THE ANNEX

May, 2019

Vinnie Pavao, Danielle Robbins and Barbara Trachtenberg expose the viewer to visceral expressions of form.
Universally felt emotion, process, and the nuanced experience drives each of these artists to create.
The exhibition displays two-dimensional and three-dimensional work that focuses on what it is to be human.

The ANNEX is a section of the Gallery where we spotlight new work by regional artists.

 

Danielle Robbins

Danielle Robbins paints the beautiful, painful, and nuanced experiences that arise from our human connections. Her paintings start with the figure and speak to her life experiences as a person whose identity lies at the margins. She interprets the sadness, beauty, and loneliness reflected in the body during intimate moments and brings these universally felt emotions to the canvas. By representing this perspective she provides the opportunity for viewers to engage with and empathize with subjects and stories that have been systematically erased. 

Raised in Houston, Texas, Danielle Robbins currently lives and works in Boston, Massachusetts. She began painting during her time as an undergraduate at Brandeis University where she was inspired to create work that would document her experience as a queer person of color in a predominantly white institution. Since graduating Danielle has focused her painting on documenting complex perceptions of self and relationships to others. Danielle’s oil paintings have been exhibited in a variety of juried and community shows throughout Boston.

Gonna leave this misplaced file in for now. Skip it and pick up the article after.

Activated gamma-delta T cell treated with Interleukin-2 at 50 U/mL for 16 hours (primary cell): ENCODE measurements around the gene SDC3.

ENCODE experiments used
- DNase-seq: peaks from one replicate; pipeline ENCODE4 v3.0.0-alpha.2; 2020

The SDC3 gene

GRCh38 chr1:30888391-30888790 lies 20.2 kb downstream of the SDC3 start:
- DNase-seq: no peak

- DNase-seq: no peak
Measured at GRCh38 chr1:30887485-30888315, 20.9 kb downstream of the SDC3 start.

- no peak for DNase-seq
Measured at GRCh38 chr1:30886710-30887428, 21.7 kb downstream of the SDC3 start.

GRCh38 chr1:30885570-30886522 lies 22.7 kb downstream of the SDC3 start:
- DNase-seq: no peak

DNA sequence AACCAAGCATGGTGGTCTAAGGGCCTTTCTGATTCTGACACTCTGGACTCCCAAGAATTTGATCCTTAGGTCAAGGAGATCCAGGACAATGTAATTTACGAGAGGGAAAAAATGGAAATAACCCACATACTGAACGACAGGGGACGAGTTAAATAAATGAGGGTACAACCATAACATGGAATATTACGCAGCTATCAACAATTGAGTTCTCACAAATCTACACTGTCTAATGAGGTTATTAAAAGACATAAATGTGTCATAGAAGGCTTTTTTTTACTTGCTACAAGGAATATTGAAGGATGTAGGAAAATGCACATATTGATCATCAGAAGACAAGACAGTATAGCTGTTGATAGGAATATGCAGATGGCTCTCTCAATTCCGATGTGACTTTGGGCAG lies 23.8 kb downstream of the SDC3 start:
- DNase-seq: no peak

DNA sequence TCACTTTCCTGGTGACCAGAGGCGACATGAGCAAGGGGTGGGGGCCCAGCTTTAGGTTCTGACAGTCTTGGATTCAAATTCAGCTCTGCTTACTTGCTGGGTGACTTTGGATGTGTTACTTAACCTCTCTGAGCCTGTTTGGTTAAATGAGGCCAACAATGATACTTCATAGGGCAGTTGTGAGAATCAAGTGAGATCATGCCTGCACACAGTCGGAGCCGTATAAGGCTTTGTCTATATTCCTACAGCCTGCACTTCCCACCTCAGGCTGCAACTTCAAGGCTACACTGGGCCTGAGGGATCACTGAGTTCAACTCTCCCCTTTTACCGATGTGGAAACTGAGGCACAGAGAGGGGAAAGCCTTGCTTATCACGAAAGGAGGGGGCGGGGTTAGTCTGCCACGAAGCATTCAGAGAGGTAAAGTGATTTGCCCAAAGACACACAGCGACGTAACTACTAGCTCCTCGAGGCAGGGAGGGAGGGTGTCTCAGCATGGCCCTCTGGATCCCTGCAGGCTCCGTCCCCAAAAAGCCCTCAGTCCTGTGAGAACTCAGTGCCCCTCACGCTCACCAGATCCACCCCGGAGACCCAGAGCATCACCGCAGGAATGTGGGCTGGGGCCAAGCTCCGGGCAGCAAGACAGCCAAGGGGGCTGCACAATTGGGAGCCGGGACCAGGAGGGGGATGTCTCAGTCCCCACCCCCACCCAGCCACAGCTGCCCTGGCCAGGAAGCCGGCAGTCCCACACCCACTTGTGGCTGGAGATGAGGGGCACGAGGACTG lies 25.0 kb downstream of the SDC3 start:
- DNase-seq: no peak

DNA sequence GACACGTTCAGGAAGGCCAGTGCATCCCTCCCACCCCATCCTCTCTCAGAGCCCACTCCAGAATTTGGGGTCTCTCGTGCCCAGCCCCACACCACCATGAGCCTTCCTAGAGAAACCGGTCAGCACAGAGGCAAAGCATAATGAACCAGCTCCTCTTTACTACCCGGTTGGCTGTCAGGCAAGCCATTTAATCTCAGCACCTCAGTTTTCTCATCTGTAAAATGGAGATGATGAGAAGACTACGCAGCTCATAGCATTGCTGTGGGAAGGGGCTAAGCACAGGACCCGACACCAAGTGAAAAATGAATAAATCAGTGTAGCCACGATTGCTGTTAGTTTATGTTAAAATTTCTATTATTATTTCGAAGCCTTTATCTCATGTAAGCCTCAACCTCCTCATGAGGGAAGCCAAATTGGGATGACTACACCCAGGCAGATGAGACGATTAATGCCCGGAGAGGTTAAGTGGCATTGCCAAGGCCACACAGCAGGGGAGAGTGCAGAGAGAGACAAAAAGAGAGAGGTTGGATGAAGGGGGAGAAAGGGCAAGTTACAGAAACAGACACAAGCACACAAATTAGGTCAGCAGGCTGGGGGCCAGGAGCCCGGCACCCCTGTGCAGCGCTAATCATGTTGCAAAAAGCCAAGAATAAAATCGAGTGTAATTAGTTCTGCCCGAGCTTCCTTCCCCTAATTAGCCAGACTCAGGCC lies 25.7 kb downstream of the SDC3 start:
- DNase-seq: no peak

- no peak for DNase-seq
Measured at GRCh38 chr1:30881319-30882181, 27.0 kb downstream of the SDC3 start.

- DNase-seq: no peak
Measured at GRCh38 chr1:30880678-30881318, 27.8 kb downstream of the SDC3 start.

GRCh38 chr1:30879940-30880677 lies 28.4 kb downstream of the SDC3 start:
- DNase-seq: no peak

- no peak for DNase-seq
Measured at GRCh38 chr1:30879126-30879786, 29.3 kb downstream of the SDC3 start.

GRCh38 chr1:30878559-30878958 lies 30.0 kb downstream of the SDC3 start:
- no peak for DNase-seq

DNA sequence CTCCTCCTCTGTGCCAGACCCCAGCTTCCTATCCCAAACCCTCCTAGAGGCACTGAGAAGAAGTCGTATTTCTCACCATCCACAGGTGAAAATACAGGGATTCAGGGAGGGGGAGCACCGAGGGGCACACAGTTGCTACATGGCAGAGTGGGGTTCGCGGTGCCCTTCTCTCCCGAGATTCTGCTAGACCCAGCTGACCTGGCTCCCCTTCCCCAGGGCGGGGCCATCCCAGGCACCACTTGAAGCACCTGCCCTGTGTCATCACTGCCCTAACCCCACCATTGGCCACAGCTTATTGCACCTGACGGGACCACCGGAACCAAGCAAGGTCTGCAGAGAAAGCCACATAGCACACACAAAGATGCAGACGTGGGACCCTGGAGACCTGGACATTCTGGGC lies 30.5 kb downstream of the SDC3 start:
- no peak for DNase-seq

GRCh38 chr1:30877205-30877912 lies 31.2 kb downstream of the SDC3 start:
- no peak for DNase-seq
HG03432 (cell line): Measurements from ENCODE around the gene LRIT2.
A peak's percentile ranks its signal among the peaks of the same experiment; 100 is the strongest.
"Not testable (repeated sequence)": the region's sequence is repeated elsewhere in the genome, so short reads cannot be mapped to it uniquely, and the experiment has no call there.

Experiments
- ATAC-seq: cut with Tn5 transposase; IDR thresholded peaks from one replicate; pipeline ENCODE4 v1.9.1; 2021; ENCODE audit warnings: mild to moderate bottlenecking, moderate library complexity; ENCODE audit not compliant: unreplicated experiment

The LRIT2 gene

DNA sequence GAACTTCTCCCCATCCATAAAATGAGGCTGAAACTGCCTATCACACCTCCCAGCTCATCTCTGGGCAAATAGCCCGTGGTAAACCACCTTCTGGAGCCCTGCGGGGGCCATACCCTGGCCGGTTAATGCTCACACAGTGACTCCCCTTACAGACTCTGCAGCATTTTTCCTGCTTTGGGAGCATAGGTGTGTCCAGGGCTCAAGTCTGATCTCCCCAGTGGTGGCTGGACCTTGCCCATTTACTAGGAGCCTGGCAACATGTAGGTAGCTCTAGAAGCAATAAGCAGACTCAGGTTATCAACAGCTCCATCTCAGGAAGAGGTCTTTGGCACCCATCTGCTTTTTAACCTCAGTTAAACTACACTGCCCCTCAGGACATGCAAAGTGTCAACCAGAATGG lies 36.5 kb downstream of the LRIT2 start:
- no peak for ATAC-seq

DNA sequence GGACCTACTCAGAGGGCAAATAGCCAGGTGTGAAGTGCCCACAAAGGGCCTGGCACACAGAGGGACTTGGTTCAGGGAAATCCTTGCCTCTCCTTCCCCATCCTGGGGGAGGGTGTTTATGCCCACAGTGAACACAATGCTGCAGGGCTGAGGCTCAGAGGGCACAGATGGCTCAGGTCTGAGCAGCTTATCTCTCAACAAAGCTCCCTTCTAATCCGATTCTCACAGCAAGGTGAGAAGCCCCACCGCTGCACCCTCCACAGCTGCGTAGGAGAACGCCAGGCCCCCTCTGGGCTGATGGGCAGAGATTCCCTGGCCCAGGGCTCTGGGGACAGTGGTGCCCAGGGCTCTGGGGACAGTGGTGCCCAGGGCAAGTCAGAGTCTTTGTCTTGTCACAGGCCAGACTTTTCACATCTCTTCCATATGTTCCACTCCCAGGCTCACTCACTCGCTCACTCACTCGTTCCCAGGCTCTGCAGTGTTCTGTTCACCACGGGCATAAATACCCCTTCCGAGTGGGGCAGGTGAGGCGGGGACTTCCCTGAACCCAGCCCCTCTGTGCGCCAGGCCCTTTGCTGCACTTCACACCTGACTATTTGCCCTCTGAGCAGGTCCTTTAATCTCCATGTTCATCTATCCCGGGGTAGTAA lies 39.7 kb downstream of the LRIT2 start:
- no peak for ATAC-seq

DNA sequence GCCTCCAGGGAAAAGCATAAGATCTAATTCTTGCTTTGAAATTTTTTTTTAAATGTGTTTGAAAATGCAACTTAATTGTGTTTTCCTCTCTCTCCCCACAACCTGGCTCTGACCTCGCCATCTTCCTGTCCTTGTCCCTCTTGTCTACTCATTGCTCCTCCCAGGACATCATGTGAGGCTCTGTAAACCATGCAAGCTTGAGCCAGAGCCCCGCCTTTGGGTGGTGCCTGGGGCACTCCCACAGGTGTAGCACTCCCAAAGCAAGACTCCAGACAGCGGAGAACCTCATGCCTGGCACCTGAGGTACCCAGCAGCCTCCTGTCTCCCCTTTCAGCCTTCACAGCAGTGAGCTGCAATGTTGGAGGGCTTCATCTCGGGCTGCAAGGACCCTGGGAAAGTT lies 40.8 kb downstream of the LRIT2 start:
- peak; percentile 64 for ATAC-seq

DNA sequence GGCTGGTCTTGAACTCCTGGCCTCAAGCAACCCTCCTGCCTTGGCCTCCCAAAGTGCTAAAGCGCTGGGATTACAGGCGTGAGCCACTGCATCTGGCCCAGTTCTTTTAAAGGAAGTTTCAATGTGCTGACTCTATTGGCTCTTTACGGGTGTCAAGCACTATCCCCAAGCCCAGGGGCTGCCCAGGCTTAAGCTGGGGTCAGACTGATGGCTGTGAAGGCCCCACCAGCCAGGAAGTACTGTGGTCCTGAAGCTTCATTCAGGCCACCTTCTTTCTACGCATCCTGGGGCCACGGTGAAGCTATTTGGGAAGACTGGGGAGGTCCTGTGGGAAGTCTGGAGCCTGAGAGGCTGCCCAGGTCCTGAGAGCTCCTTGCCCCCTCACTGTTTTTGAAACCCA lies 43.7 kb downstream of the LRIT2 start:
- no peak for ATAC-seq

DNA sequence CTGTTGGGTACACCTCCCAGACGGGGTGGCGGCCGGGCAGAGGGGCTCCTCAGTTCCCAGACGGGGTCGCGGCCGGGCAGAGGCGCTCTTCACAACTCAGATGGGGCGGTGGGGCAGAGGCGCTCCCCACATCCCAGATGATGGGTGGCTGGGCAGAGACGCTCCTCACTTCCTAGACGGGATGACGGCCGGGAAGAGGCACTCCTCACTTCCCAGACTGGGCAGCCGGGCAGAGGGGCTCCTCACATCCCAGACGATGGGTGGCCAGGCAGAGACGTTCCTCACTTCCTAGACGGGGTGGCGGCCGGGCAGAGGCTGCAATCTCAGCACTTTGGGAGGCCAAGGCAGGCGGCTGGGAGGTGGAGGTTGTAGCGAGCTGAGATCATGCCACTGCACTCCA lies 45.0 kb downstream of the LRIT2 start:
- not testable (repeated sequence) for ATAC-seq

Vinnie Pavao

 

Vinnie Pavao’s found art assemblages are an examination of the elegant forms that nature creates. The foundation of Pavao’s work are nature’s raw materials of wood and stone as he tries to contrast them with materials never originally intended to be used as artistic mediums.  Other parts have been collected over time, many being discovered while conducting his duties in the fire service. Pavao pushes into deeper layers of meaning and concept as the abstract nature of each work. His objective with each work is a visually sensual surface with a much deeper undertone. In this way he can express a vision of a mutual reverence between nature and humanity, a resurrection of sorts where he can bring back life to what was once discarded and left to decay.

Vinnie Pavao is a self-taught artist, working out of his home studio in Dartmouth, MA. His work has been shown in the south coast region of New England. This is his first show in Boston.

Barbara Trachtenberg

Barbara Trachtenberg’s interest in the plight of immigrants began with her family’s history, and her work as teacher and school psychologist in Chelsea's immigrant community. This is where she also collected Central American mothers’ stories of escape and acculturation.

A self-taught photographer and painter, Trachtenberg has photographed in Mexico, Europe, Turkey, Morocco and Havana. In 2011, she gradually moved from photography to painting. Process is key to Trachtenberg's painting, which is spontaneous, unplanned and aggravated. Refugee Ship with Shirtcuff reveals her impromptu, agitated work. Refugee Embracing His Wall paints an appropriation of power. Man Entrapped in the network of immigration is downcast. But The Impermanence of Sorrow sings an optimism in the evolution of hope. Her layered work creates an amalgam in which she finds figures emerging that address today’s dilemma of global immigration.

Trachtenberg works at her studio in The Mill at Saxonville, Framingham, Massachusetts.   

 

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